Understanding joint formation in thermoset composite welding (TCW) joints

PhD Thesis


Shelley, Tristan James. 2015. Understanding joint formation in thermoset composite welding (TCW) joints. PhD Thesis Doctor of Philosophy. University of Queensland. https://doi.org/10.14264/uql.2015.953
Title

Understanding joint formation in thermoset composite welding (TCW) joints

TypePhD Thesis
Authors
AuthorShelley, Tristan James
SupervisorHeitzmann, Michael
Veidt, Martin
Institution of OriginUniversity of Queensland
Qualification NameDoctor of Philosophy
Number of Pages225
Year2015
Digital Object Identifier (DOI)https://doi.org/10.14264/uql.2015.953
Abstract

The increasing prominence of composite materials in the aerospace industry has reached a point at which primary structures are now manufactured using these materials. Until recently a reliable method of joining composite structures without the use of mechanical or adhesive fastening had not been identified. The unique technology known as Thermoset Composite Welding (TCW) is a potential solution; patented by the Cooperative Research Centre for Advanced Composite Structures (CRC-ACS). TCW allows for the welding of thermoplastic materials to join aerospace grade composite materials, consisting of a carbon-epoxy composition. TCW incorporates a thin semi-crystalline thermoplastic surface film, Polyvinylidene Fluoride (PVDF), as the first ply in a standard layup process for prepreg composites. Once the part is cured, a surface is formed that can be welded to another like component.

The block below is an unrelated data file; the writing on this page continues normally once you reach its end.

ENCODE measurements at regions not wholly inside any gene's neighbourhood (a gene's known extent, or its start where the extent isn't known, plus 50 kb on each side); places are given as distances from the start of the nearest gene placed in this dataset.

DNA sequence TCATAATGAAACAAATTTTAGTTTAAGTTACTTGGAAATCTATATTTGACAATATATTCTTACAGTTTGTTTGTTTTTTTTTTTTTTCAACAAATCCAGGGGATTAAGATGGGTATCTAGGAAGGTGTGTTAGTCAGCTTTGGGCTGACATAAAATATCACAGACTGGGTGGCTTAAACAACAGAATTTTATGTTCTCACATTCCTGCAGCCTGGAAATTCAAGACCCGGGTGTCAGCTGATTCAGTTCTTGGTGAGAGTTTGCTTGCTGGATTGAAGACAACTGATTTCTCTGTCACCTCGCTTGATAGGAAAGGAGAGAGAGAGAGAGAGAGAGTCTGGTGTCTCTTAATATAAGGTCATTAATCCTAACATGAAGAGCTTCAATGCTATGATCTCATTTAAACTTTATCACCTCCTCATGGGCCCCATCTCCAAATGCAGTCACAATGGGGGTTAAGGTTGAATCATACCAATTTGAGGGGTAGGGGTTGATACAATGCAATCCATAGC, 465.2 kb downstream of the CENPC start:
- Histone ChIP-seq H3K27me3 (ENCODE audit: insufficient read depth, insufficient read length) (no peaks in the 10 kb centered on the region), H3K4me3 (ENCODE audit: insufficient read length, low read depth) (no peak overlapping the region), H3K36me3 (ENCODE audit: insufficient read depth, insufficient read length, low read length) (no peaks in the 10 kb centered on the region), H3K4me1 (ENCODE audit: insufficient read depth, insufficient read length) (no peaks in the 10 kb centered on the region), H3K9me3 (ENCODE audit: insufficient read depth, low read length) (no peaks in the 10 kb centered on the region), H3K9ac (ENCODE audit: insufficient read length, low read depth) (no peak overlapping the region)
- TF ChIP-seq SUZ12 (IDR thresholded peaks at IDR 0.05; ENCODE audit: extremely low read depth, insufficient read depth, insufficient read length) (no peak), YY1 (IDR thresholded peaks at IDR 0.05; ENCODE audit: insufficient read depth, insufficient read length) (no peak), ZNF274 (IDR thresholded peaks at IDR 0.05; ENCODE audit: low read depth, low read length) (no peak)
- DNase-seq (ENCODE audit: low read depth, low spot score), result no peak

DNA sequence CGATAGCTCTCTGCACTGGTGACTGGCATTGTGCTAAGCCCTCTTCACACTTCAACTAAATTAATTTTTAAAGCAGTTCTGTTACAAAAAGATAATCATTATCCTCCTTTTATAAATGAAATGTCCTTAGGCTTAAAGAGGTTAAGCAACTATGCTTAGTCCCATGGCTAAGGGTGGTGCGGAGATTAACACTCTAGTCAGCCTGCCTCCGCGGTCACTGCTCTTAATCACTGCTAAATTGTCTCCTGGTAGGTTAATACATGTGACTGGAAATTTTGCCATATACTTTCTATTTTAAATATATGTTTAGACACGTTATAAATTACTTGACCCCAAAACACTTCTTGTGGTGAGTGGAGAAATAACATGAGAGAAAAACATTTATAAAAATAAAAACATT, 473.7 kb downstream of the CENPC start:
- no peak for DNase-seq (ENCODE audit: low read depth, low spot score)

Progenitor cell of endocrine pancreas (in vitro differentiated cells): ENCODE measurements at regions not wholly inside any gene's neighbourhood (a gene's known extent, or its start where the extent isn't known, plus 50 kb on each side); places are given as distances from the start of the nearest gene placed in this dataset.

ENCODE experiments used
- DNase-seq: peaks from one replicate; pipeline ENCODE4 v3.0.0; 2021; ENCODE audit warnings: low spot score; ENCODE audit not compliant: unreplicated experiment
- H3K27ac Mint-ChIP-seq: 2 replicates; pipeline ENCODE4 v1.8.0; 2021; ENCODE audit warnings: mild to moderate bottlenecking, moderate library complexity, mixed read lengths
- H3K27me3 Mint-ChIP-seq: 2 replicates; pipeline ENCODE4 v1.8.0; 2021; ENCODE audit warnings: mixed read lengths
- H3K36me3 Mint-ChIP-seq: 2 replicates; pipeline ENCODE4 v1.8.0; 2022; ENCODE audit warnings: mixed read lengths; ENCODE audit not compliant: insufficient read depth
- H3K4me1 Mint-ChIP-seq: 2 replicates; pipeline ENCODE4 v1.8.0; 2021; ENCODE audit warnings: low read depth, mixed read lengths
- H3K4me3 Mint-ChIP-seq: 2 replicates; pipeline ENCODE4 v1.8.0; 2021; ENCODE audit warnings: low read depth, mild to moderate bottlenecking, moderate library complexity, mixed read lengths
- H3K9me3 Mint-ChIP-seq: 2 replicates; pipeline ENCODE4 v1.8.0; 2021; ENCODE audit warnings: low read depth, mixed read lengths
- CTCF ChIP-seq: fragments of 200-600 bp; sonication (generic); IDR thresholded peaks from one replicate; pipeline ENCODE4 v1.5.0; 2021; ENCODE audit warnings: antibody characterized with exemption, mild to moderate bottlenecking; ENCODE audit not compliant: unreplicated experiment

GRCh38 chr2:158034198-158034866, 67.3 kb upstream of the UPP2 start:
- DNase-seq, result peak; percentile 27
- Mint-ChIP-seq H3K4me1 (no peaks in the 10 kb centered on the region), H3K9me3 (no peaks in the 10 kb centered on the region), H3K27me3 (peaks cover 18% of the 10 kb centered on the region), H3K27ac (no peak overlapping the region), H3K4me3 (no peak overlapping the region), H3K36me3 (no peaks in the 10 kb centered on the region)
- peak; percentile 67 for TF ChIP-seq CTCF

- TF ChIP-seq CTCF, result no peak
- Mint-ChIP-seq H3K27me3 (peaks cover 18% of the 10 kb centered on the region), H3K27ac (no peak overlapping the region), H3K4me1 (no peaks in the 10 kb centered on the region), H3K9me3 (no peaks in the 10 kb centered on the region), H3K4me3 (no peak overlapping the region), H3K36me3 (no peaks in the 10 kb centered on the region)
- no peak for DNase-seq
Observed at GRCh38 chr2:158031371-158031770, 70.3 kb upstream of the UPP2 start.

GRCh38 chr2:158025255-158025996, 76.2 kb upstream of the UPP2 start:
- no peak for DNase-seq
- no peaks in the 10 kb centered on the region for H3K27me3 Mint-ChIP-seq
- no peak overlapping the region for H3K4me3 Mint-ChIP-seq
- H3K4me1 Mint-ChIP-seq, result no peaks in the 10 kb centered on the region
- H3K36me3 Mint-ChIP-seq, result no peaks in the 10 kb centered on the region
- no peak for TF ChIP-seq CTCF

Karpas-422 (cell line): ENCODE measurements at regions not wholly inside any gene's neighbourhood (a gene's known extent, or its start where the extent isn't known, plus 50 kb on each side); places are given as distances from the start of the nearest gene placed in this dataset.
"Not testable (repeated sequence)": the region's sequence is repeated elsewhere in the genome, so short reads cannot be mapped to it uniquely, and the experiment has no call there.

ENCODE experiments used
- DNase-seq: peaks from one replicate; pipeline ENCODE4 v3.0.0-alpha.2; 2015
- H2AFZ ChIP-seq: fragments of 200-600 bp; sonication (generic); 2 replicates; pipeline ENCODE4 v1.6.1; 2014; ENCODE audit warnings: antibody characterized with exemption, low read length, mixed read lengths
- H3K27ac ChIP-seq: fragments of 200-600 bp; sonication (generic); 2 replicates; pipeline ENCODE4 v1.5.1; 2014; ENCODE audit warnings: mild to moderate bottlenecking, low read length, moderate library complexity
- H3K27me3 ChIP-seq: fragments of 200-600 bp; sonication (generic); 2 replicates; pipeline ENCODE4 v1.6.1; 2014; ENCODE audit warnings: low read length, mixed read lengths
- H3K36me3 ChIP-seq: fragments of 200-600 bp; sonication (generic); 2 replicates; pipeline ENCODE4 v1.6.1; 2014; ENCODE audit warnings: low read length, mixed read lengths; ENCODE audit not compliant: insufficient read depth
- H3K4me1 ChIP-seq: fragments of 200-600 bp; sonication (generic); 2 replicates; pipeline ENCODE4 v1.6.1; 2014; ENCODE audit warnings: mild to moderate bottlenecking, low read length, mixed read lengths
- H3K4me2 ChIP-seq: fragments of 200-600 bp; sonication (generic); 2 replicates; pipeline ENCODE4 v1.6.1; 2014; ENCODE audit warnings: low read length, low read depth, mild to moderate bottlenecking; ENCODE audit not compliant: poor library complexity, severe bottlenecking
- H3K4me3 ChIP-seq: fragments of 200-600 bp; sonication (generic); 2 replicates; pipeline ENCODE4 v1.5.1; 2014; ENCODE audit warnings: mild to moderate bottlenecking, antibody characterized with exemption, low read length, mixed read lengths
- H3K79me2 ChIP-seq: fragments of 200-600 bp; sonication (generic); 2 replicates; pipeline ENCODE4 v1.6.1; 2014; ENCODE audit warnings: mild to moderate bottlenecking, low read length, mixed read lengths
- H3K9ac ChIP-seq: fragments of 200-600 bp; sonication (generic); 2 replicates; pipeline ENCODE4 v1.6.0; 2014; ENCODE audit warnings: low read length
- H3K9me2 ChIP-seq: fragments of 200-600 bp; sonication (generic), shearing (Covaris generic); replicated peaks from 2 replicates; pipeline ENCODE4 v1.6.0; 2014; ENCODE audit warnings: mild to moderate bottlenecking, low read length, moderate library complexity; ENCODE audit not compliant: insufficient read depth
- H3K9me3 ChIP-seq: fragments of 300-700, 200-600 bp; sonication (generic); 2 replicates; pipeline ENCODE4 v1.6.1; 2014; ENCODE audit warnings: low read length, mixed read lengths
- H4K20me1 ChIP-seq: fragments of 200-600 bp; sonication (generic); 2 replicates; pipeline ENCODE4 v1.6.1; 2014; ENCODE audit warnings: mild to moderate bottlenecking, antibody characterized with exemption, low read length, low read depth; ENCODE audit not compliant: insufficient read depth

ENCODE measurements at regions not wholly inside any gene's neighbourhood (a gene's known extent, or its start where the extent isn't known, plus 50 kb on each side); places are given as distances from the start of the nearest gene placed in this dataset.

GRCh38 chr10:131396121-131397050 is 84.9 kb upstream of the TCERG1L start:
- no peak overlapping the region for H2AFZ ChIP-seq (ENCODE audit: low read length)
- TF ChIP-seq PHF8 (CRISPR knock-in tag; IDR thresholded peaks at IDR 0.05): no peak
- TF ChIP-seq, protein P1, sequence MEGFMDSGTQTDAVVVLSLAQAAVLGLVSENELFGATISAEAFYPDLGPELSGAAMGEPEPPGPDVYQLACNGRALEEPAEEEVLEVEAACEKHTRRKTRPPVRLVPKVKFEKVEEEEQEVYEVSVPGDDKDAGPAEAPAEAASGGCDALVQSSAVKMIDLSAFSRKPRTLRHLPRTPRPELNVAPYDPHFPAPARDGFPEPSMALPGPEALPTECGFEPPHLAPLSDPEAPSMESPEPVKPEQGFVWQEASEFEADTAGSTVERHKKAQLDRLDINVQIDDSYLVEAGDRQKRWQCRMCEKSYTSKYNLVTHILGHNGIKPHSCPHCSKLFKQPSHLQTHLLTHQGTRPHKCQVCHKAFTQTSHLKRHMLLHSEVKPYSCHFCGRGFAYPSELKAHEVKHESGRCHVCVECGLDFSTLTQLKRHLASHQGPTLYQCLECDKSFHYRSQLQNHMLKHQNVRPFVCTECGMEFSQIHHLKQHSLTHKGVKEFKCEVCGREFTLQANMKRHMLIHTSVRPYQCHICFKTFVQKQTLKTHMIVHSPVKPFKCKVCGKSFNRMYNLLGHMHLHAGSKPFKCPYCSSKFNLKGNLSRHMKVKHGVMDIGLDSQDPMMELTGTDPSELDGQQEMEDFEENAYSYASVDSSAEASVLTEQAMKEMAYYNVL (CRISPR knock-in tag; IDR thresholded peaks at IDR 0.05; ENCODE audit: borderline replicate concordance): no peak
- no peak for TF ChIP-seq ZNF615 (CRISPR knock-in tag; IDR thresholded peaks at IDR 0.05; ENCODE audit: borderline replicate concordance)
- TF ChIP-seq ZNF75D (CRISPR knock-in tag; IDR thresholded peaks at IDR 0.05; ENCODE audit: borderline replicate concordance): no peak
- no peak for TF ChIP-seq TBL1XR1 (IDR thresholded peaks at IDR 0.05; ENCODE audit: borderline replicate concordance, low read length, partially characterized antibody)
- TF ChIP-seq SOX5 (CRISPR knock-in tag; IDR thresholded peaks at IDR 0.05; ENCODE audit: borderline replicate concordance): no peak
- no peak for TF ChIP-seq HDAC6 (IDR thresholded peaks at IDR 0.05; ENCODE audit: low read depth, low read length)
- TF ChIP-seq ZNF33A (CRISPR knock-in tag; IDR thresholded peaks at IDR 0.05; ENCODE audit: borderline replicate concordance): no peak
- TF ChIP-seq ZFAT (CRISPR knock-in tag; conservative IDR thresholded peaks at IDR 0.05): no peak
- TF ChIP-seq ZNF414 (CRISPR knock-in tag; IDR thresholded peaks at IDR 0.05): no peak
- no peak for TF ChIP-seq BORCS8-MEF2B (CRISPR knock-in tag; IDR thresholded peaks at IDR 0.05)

This PhD thesis is aimed at forming a greater understanding of the welding stage of TCW, providing knowledge previously unexplored for this new technology; this includes squeeze flow of PVDF polymer melts during welding, transport and removal of trapped air within the welded interface, and healing of the mated thermoplastic surfaces.